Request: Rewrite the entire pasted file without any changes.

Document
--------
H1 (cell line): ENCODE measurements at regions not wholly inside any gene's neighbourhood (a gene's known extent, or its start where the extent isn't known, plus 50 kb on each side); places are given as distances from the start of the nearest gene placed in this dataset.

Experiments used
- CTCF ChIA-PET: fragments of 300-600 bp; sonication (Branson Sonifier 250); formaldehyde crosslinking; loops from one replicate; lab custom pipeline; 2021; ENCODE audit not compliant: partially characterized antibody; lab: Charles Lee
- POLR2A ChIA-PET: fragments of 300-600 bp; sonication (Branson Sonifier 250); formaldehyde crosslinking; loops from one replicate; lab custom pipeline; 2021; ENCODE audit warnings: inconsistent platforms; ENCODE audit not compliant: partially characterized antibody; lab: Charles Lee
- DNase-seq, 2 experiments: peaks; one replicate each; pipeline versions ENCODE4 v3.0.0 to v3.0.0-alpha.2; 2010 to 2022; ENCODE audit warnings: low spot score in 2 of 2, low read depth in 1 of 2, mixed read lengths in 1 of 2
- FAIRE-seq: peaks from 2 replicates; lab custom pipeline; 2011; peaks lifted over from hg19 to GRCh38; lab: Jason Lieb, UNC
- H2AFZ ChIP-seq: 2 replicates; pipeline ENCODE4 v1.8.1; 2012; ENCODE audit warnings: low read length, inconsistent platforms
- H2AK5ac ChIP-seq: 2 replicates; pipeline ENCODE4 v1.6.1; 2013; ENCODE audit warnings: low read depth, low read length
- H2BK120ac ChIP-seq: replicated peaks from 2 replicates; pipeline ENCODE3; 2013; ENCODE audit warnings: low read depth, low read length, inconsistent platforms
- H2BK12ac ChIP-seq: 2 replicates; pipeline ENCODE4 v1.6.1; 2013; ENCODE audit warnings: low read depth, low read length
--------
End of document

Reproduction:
H1 (cell line): ENCODE measurements at regions not wholly inside any gene's neighbourhood (a gene's known extent, or its start where the extent isn't known, plus 50 kb on each side); places are given as distances from the start of the nearest gene placed in this dataset.

Experiments used
- CTCF ChIA-PET: fragments of 300-600 bp; sonication (Branson Sonifier 250); formaldehyde crosslinking; loops from one replicate; lab custom pipeline; 2021; ENCODE audit not compliant: partially characterized antibody; lab: Charles Lee
- POLR2A ChIA-PET: fragments of 300-600 bp; sonication (Branson Sonifier 250); formaldehyde crosslinking; loops from one replicate; lab custom pipeline; 2021; ENCODE audit warnings: inconsistent platforms; ENCODE audit not compliant: partially characterized antibody; lab: Charles Lee
- DNase-seq, 2 experiments: peaks; one replicate each; pipeline versions ENCODE4 v3.0.0 to v3.0.0-alpha.2; 2010 to 2022; ENCODE audit warnings: low spot score in 2 of 2, low read depth in 1 of 2, mixed read lengths in 1 of 2
- FAIRE-seq: peaks from 2 replicates; lab custom pipeline; 2011; peaks lifted over from hg19 to GRCh38; lab: Jason Lieb, UNC
- H2AFZ ChIP-seq: 2 replicates; pipeline ENCODE4 v1.8.1; 2012; ENCODE audit warnings: low read length, inconsistent platforms
- H2AK5ac ChIP-seq: 2 replicates; pipeline ENCODE4 v1.6.1; 2013; ENCODE audit warnings: low read depth, low read length
- H2BK120ac ChIP-seq: replicated peaks from 2 replicates; pipeline ENCODE3; 2013; ENCODE audit warnings: low read depth, low read length, inconsistent platforms
- H2BK12ac ChIP-seq: 2 replicates; pipeline ENCODE4 v1.6.1; 2013; ENCODE audit warnings: low read depth, low read length